Similar to other mammals that are native to arctic or subarctic environments (Brix et al., 1989; De Rosa et al., 2004; Weber and Campbell, 2011), temperature changes have little effect on Hb–O2 affinity in the thirteen-lined and golden-mantled ground squirrels (Fig. 4). In regionally heterothermic organisms, this thermal insensitivity of Hb–O2 affinity helps to ensure O2 delivery to cold extremities while simultaneously reducing heat loss from the body (di Prisco et al., 1991; Coletta et al., 1992). In hibernating mammals, a low enthalpy of oxygenation would also reduce temperature-induced fluctuations in O2 delivery to tissues during periodic cycles of hypothermia and rapid rewarming upon arousal (Milsom and Jackson, 2011), thereby minimizing oxidative stress arising from mismatches between O2 supply and O2 consumption. Despite the remarkably low value of the oxygenation enthalpy in the golden-mantled ground squirrel Hb (−6.8 kcal mol−1) compared with that of human HbA (−14.3 kcal mol−1) (Weber, 1992), the strong decrease in body temperature of this hibernating species (>30°C) appears to be a major contributor to the left-shifted blood–O2 equilibrium curve (Maginniss and Milsom, 1994). This inference is supported by the fact that when subtracted for the heat of O2 solubilization (−3.0 kcal mol−1), ΔH values measured in the blood of hibernating and summer-active golden-mantled ground squirrels (−2.9 and −2.7 kcal mol−1, respectively) (Maginniss and Milsom, 1994) were similar to those measured here on purified Hb in the presence of DPG (−4.4 kcal mol−1). In the brown bear (Ursus arctos), by contrast, changes in temperature and DPG jointly modulate Hb oxygenation during hibernation to prevent inappropriate O2 delivery to tissues (Revsbech et al., 2013).

Given our current understanding of the structural basis of Hb allostery, the Hbs of marmotine ground squirrels are highly unusual in two respects: (i) they have markedly reduced anion sensitivities in spite of the fact that they retain each of the cationic residues that have been directly implicated in DPG and Cl binding; and (ii) they have large Bohr effects in spite of substitutions that eliminate highly conserved C-terminal residues that mediate the Bohr effect in human HbA.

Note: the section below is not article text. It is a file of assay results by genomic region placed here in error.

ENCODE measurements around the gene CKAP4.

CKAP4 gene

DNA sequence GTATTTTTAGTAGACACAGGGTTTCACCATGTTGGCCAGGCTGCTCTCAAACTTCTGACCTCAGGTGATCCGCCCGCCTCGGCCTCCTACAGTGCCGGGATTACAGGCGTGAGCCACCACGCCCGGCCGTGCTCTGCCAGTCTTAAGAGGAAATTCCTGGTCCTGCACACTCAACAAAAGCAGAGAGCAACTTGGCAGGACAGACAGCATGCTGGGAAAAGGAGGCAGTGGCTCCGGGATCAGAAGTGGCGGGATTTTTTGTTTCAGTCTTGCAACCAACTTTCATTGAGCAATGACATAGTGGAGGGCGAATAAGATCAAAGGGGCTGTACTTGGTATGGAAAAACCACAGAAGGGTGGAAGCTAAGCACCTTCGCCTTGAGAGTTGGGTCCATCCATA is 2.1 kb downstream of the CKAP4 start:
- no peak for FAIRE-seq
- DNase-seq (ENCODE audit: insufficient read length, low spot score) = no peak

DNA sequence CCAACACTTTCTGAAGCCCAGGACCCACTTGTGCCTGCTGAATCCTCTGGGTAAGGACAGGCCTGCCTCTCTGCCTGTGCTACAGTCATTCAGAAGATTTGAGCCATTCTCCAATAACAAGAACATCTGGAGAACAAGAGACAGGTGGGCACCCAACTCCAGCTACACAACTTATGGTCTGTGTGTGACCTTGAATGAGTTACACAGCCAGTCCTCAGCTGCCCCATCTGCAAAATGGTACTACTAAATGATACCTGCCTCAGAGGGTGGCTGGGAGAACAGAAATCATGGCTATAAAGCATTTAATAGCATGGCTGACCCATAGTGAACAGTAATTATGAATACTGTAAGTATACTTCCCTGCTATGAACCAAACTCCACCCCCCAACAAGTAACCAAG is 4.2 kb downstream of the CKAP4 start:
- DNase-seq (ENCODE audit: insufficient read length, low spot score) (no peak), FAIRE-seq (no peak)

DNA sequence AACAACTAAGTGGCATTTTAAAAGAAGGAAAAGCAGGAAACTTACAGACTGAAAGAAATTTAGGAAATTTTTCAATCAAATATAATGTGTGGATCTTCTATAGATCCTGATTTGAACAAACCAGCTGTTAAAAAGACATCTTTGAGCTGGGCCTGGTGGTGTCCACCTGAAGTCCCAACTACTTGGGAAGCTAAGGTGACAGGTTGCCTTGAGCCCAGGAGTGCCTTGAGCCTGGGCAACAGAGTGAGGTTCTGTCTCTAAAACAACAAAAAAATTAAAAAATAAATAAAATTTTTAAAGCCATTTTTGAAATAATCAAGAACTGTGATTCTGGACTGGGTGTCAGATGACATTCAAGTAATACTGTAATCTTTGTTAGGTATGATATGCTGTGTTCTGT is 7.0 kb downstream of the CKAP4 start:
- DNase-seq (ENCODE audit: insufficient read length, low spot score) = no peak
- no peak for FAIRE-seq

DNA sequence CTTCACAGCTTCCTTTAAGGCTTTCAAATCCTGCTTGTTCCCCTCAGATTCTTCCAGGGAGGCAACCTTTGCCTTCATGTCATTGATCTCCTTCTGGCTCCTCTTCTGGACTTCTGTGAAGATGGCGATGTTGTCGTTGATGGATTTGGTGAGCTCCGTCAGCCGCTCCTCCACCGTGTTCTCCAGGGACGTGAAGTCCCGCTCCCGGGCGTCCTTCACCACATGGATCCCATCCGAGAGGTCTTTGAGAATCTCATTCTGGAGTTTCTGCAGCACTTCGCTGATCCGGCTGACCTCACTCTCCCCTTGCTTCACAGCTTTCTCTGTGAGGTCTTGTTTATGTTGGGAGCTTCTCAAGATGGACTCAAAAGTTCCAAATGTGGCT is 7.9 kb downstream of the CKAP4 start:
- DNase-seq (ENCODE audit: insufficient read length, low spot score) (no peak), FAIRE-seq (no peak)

With respect to the Bohr effect, studies of human HbA have demonstrated that H+ ions mainly reduce Hb–O2 affinity by protonating the α-amino termini and the C-terminal β146His, which stabilizes the deoxy T-state through the formation of additional salt bridges within and between subunits (Berenbrink, 2006; Fang et al., 1999; Lukin and Ho, 2004; Perutz, 1970; Perutz, 1983; Weber and Fago, 2004). The C-terminal α141Arg does not directly contribute to the Bohr effect [the pKa (acid dissociation constant) of Arg is 12.0, so it is overwhelmingly protonated at pH 7.4], but it contributes indirectly to the Cl-dependent Bohr effect by facilitating the Cl-assisted charge stabilization of the free-NH2 terminus of α1Val. Accordingly, human HbA mutants that have the same residues as the golden-mantled ground squirrel (Hb Nunobiki, α141Arg→Cys and Hb Kodaira, β146His→Gln) are characterized by a marked reduction in the alkaline Bohr effect (Harano et al., 1992; Kwiatkowski and Noble, 1987; Shimasaki, 1985). In the case of the β-chain carboxy terminus, the positive charge on β146His is stabilized in the T-state by the negative charge of β94Asp and, at least in human HbA, it has been estimated that the oxygenation-linked deprotonation of β146His accounts for most of the Bohr effect (Fang et al., 1999; Lukin and Ho, 2004; Perutz, 1983; Perutz et al., 1985). In Hb Kodaira (and presumably in the major isoHb of the golden-mantled ground squirrel that also possesses β146Gln), replacement of the β94–β146 salt bridge by an unionizable H-bond would theoretically result in a diminished Bohr effect. The fact that the Bohr coefficient of golden-mantled ground squirrel Hb exceeds that of normal human HbA (with α141Arg and β146His) suggests that the C-terminal substitutions have different effects in the sequence context (or ‘genetic background’) of golden-mantled ground squirrel Hb than in human Hb. For example, the loss of the β146His Bohr group may be partly compensated for by the α113Leu→His substitution in marmotine ground squirrels, which results in the gain of two titratable His residues per tetramer relative to human HbA. The same α113Leu→His substitution was also suggested to contribute to a large Bohr effect in mole and shrew Hb (Campbell et al., 2012). Detailed mutagenesis and crystallographic studies will be required to illuminate the structure–function relationships of golden-mantled ground squirrel Hb. So far, our data support the view that the pH sensitivity of Hb–O2 affinity stems from many surface His residues with individually minor effects, rather than small numbers of key residues (e.g. β146His) with major effects.